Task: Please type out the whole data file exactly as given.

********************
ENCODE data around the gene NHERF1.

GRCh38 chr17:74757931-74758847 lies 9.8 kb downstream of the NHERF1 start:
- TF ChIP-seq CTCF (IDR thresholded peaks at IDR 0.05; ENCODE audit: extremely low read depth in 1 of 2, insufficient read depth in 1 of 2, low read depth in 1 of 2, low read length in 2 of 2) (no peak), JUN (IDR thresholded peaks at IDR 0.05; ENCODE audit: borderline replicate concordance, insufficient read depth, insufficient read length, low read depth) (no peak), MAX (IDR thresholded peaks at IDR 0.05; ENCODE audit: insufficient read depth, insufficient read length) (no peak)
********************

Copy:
ENCODE data around the gene NHERF1.

GRCh38 chr17:74757931-74758847 lies 9.8 kb downstream of the NHERF1 start:
- TF ChIP-seq CTCF (IDR thresholded peaks at IDR 0.05; ENCODE audit: extremely low read depth in 1 of 2, insufficient read depth in 1 of 2, low read depth in 1 of 2, low read length in 2 of 2) (no peak), JUN (IDR thresholded peaks at IDR 0.05; ENCODE audit: borderline replicate concordance, insufficient read depth, insufficient read length, low read depth) (no peak), MAX (IDR thresholded peaks at IDR 0.05; ENCODE audit: insufficient read depth, insufficient read length) (no peak)